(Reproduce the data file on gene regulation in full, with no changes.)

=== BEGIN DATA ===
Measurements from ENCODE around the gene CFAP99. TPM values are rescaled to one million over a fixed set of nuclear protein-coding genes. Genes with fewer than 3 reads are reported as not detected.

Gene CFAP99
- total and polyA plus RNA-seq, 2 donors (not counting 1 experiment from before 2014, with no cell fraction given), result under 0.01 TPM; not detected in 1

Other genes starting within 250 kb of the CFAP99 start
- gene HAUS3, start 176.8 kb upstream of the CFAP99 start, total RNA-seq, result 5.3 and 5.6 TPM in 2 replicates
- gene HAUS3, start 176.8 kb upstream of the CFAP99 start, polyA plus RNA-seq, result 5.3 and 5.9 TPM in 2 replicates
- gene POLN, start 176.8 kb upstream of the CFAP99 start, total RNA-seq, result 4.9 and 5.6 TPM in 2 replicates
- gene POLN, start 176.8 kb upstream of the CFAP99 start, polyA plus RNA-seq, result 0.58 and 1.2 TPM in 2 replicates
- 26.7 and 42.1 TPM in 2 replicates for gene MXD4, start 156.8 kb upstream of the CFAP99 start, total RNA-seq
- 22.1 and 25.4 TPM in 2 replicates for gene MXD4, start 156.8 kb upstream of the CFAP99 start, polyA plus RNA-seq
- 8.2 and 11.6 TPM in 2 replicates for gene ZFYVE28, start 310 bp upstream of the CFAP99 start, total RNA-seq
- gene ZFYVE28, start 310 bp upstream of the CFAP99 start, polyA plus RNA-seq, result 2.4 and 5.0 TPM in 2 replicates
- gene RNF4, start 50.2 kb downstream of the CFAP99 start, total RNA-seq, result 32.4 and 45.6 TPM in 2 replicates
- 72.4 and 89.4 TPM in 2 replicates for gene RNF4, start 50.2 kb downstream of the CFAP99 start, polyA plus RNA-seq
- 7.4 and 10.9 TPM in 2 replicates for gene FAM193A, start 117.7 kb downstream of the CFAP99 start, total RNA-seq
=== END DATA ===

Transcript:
Measurements from ENCODE around the gene CFAP99. TPM values are rescaled to one million over a fixed set of nuclear protein-coding genes. Genes with fewer than 3 reads are reported as not detected.

Gene CFAP99
- total and polyA plus RNA-seq, 2 donors (not counting 1 experiment from before 2014, with no cell fraction given), result under 0.01 TPM; not detected in 1

Other genes starting within 250 kb of the CFAP99 start
- gene HAUS3, start 176.8 kb upstream of the CFAP99 start, total RNA-seq, result 5.3 and 5.6 TPM in 2 replicates
- gene HAUS3, start 176.8 kb upstream of the CFAP99 start, polyA plus RNA-seq, result 5.3 and 5.9 TPM in 2 replicates
- gene POLN, start 176.8 kb upstream of the CFAP99 start, total RNA-seq, result 4.9 and 5.6 TPM in 2 replicates
- gene POLN, start 176.8 kb upstream of the CFAP99 start, polyA plus RNA-seq, result 0.58 and 1.2 TPM in 2 replicates
- 26.7 and 42.1 TPM in 2 replicates for gene MXD4, start 156.8 kb upstream of the CFAP99 start, total RNA-seq
- 22.1 and 25.4 TPM in 2 replicates for gene MXD4, start 156.8 kb upstream of the CFAP99 start, polyA plus RNA-seq
- 8.2 and 11.6 TPM in 2 replicates for gene ZFYVE28, start 310 bp upstream of the CFAP99 start, total RNA-seq
- gene ZFYVE28, start 310 bp upstream of the CFAP99 start, polyA plus RNA-seq, result 2.4 and 5.0 TPM in 2 replicates
- gene RNF4, start 50.2 kb downstream of the CFAP99 start, total RNA-seq, result 32.4 and 45.6 TPM in 2 replicates
- 72.4 and 89.4 TPM in 2 replicates for gene RNF4, start 50.2 kb downstream of the CFAP99 start, polyA plus RNA-seq
- 7.4 and 10.9 TPM in 2 replicates for gene FAM193A, start 117.7 kb downstream of the CFAP99 start, total RNA-seq